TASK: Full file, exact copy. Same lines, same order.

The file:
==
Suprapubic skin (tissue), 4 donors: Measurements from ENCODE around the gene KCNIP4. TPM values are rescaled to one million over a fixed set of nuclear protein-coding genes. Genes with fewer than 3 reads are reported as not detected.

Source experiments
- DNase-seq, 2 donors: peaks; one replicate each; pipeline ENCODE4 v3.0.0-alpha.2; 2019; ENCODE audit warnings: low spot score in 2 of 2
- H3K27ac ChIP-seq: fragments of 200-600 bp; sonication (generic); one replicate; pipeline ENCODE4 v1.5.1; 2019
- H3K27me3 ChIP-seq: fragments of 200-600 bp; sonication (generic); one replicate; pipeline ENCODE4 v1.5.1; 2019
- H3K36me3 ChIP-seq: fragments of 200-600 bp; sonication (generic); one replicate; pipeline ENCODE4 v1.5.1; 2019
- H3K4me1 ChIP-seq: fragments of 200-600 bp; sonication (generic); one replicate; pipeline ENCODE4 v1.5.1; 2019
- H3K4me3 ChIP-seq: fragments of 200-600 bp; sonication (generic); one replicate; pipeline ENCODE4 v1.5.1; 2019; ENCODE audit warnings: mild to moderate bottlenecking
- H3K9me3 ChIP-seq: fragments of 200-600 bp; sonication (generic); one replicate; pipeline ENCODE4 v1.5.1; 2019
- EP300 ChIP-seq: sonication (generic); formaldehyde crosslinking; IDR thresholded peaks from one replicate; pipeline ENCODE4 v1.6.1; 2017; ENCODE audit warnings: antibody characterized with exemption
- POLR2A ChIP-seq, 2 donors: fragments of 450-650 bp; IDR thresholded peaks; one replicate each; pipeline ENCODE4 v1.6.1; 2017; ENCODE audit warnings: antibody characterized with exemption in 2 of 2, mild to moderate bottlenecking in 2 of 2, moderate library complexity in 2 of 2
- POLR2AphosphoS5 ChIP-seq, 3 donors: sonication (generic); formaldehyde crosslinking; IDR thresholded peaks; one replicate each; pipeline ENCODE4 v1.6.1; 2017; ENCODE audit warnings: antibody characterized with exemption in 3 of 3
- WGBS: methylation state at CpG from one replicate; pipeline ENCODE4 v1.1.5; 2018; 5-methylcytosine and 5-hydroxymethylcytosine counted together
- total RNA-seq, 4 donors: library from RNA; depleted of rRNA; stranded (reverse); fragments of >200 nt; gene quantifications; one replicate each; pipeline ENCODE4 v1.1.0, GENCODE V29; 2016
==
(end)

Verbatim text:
Suprapubic skin (tissue), 4 donors: Measurements from ENCODE around the gene KCNIP4. TPM values are rescaled to one million over a fixed set of nuclear protein-coding genes. Genes with fewer than 3 reads are reported as not detected.

Source experiments
- DNase-seq, 2 donors: peaks; one replicate each; pipeline ENCODE4 v3.0.0-alpha.2; 2019; ENCODE audit warnings: low spot score in 2 of 2
- H3K27ac ChIP-seq: fragments of 200-600 bp; sonication (generic); one replicate; pipeline ENCODE4 v1.5.1; 2019
- H3K27me3 ChIP-seq: fragments of 200-600 bp; sonication (generic); one replicate; pipeline ENCODE4 v1.5.1; 2019
- H3K36me3 ChIP-seq: fragments of 200-600 bp; sonication (generic); one replicate; pipeline ENCODE4 v1.5.1; 2019
- H3K4me1 ChIP-seq: fragments of 200-600 bp; sonication (generic); one replicate; pipeline ENCODE4 v1.5.1; 2019
- H3K4me3 ChIP-seq: fragments of 200-600 bp; sonication (generic); one replicate; pipeline ENCODE4 v1.5.1; 2019; ENCODE audit warnings: mild to moderate bottlenecking
- H3K9me3 ChIP-seq: fragments of 200-600 bp; sonication (generic); one replicate; pipeline ENCODE4 v1.5.1; 2019
- EP300 ChIP-seq: sonication (generic); formaldehyde crosslinking; IDR thresholded peaks from one replicate; pipeline ENCODE4 v1.6.1; 2017; ENCODE audit warnings: antibody characterized with exemption
- POLR2A ChIP-seq, 2 donors: fragments of 450-650 bp; IDR thresholded peaks; one replicate each; pipeline ENCODE4 v1.6.1; 2017; ENCODE audit warnings: antibody characterized with exemption in 2 of 2, mild to moderate bottlenecking in 2 of 2, moderate library complexity in 2 of 2
- POLR2AphosphoS5 ChIP-seq, 3 donors: sonication (generic); formaldehyde crosslinking; IDR thresholded peaks; one replicate each; pipeline ENCODE4 v1.6.1; 2017; ENCODE audit warnings: antibody characterized with exemption in 3 of 3
- WGBS: methylation state at CpG from one replicate; pipeline ENCODE4 v1.1.5; 2018; 5-methylcytosine and 5-hydroxymethylcytosine counted together
- total RNA-seq, 4 donors: library from RNA; depleted of rRNA; stranded (reverse); fragments of >200 nt; gene quantifications; one replicate each; pipeline ENCODE4 v1.1.0, GENCODE V29; 2016